You feel like a small kid. Toxic family members refuse to acknowledge that you have a mind of your own. They treat you like a helpless little thing. They want to control and command you, and if they meet even a little resistance, they become upset and make you feel guilty. You’re not allowed to make your own decisions, your privacy is constantly violated, and you lack any kind of independence. You’re anxious all the time, afraid to do something new, and unable to fit in. You do not feel listened to or respected, and develop low self-esteem or even inappropriate behaviors.
You don’t know who you are because you’re not given the chance to build your own identity. As a result, you may suffer from anxiety attacks and depression. Because of your low self-esteem, you criticize yourself a lot; you feel stupid, worthless, and not deserving of anything better. You come to accept the idea that you are “less” than others.
Sometimes, the opposite happens. Instead of feeling like a small kid, you feel like the adult in the family. One or even both parents are very immature on all levels. Their weak sense of responsibility, their lack of interest, their carelessness or poor control of their impulses make them unreliable. You’re forced to take on adult responsibilities and grow up too fast, which is neither appropriate nor healthy.
You ignore your emotions. Maybe you’ve never learned to properly express your feelings, because the “wrong” words could lead to serious abuse from one of your parents. So you hide your pain, your resentment, your anger. Maybe you find yourself prioritizing other people’s emotions over your own. If you ignore your emotions, it might be difficult for you to know who you are, how you feel, and what you want in life. You’re held back by your doubts and your inability to relate to other people.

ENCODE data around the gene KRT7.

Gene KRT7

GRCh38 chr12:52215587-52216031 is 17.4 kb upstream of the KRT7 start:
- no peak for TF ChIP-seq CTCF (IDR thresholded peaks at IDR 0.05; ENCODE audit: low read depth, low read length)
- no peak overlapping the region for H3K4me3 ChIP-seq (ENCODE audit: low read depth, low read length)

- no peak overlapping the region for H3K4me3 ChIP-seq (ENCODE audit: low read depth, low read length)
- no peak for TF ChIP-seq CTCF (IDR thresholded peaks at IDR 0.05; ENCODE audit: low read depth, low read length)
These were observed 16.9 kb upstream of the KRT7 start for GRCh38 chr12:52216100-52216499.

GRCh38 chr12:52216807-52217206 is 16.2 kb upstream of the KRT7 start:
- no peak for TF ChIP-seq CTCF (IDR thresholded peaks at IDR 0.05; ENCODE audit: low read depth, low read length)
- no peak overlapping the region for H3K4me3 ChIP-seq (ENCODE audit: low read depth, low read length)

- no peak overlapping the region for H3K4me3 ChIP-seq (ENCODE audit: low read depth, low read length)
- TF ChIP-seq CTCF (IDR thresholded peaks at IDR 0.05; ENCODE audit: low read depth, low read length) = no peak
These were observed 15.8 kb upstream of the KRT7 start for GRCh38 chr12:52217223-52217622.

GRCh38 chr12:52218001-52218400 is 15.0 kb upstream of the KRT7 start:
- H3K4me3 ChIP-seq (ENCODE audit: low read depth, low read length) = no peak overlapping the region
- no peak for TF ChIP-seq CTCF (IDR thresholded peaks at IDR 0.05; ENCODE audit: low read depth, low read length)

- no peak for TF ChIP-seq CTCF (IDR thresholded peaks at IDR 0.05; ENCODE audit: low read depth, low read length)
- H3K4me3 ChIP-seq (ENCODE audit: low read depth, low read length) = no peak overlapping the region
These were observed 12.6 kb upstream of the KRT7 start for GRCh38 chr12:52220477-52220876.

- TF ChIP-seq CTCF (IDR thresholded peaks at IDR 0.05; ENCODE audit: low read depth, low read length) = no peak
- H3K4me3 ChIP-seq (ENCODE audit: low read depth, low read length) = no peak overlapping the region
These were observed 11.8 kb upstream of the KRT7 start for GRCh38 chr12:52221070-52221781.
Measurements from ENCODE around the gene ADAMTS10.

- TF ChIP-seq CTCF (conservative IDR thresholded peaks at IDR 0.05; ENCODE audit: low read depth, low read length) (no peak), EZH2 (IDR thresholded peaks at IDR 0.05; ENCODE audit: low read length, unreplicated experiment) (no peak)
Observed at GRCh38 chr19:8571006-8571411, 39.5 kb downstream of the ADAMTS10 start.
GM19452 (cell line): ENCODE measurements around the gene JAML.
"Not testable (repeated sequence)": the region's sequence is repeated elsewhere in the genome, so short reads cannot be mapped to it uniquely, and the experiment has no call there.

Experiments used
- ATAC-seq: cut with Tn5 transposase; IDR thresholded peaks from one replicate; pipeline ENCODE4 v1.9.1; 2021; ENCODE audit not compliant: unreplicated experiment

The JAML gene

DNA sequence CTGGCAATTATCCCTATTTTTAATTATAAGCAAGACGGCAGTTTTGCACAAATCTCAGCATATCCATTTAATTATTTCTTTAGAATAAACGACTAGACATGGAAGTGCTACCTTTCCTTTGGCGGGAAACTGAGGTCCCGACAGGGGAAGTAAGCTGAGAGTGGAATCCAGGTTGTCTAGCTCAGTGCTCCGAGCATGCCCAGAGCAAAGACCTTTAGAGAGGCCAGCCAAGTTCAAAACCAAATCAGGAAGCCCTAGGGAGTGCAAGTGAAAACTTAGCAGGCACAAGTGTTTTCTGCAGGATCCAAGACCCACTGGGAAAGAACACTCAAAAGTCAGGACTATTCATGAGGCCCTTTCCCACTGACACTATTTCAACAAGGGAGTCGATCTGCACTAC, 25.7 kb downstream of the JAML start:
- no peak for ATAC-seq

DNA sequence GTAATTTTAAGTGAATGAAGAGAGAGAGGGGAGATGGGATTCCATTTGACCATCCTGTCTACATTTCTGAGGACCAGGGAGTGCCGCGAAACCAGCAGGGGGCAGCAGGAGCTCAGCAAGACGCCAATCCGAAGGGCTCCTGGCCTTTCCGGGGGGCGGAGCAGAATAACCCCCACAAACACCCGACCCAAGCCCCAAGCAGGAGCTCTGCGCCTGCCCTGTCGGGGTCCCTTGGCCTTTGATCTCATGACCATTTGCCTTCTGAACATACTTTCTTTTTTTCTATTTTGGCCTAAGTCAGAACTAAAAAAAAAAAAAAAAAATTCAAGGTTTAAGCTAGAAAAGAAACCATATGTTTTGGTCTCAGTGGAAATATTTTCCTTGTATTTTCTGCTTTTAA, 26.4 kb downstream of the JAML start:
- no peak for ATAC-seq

Sometimes, the emotional distance that exists within your family might not be obvious to those looking from the outside. Some parents meet the primary needs of their children: the family never runs out of food, books, or even fun vacations. But behind the façade, these individuals are cold: no hugs, no kisses, no signs of affection, no support, no understanding. As a teenager, you might find that you’re self-sufficient but lack the ability to connect with others on an emotional level. Maybe you don’t feel worthy of affection and harbor feelings of inferiority.
You can’t stand failure. If you’re in a toxic environment at home, you might constantly feel inadequate and unworthy. Your parents might have asked too much of you, without ever showing gratitude or satisfaction. And here you are now—with low self-esteem and an unquenchable thirst for attention, on the verge of an anxiety attack at the very idea of failure. You often feel anxious and insecure. You may have difficulty concentrating. You’re irritable, hyperactive, worried, and tense.